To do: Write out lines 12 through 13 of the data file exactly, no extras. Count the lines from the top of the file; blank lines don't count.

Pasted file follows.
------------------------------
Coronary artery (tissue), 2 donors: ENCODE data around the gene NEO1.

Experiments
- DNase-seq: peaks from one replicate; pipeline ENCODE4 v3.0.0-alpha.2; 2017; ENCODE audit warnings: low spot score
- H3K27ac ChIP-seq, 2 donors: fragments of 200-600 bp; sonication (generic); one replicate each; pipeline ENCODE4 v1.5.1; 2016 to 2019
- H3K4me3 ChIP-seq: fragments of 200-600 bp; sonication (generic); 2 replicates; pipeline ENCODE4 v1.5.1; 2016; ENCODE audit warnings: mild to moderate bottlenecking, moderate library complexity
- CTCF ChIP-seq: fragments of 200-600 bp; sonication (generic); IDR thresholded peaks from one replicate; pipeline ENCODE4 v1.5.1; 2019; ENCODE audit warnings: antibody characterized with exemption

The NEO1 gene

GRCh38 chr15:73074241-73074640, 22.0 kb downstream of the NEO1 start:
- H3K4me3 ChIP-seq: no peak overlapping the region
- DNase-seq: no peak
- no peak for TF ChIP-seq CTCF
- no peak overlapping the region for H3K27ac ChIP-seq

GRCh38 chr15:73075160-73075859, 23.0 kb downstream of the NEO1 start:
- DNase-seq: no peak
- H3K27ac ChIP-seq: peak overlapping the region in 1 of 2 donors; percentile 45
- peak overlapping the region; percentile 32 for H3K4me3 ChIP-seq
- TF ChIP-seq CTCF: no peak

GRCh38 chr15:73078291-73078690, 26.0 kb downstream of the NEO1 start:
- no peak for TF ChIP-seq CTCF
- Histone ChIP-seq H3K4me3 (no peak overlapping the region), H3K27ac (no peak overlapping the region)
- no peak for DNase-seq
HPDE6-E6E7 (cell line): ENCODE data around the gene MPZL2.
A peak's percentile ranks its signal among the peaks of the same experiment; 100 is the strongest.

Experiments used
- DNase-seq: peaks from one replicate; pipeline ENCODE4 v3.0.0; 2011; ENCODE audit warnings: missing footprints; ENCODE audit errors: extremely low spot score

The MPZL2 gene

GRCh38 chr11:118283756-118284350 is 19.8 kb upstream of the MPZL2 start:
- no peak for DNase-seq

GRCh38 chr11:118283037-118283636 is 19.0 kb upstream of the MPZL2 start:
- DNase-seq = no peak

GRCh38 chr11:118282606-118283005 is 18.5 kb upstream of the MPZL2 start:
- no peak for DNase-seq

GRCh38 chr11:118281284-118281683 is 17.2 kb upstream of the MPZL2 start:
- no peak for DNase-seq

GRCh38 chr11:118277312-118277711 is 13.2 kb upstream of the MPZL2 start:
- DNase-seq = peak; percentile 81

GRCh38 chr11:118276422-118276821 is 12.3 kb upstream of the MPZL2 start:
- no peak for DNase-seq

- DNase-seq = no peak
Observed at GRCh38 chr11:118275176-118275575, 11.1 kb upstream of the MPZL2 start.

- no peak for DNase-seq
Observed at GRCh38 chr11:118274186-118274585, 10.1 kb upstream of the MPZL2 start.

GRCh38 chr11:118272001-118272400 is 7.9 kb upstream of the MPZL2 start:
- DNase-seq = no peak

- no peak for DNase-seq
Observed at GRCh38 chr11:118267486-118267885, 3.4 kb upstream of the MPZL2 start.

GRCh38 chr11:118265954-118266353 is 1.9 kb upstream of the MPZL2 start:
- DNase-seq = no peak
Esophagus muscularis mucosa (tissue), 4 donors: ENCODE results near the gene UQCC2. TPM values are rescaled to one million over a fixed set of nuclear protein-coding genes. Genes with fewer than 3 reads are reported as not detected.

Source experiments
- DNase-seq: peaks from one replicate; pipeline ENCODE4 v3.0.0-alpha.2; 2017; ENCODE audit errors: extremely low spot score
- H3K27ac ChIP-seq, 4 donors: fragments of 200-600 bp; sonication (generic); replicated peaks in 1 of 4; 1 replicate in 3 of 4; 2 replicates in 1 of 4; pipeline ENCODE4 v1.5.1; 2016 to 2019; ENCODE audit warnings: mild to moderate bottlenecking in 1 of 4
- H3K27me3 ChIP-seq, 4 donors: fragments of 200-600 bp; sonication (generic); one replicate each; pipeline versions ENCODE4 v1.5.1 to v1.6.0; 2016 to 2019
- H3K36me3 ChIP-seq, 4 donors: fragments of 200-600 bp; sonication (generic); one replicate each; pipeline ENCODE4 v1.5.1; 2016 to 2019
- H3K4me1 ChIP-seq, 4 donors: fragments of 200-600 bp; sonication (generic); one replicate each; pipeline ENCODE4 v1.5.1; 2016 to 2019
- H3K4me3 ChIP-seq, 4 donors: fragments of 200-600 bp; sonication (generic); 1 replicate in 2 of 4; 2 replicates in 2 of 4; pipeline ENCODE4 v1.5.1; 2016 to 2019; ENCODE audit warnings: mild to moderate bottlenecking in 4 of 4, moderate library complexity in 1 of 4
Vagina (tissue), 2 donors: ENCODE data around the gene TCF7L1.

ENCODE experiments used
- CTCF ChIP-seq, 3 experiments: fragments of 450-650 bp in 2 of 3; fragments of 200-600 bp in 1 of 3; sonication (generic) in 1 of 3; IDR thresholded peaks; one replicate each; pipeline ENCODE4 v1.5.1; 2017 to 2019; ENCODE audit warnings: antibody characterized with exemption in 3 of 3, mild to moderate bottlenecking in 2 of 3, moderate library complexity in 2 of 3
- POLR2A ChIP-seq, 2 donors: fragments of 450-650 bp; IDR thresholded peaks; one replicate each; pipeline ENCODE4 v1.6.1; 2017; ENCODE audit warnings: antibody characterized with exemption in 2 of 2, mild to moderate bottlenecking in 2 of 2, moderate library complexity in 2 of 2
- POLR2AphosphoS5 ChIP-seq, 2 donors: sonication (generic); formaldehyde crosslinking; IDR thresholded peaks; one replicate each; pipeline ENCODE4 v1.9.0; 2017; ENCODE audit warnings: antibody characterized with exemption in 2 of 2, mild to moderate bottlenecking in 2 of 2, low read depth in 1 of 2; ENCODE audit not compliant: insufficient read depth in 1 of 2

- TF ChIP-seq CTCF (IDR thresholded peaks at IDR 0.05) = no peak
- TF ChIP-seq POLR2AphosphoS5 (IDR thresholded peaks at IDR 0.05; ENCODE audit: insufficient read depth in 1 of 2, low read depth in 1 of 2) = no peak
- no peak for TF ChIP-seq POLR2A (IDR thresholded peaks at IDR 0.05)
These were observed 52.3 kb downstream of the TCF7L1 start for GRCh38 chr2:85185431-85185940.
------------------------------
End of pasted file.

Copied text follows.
- no peak overlapping the region for H3K27ac ChIP-seq

GRCh38 chr15:73075160-73075859, 23.0 kb downstream of the NEO1 start: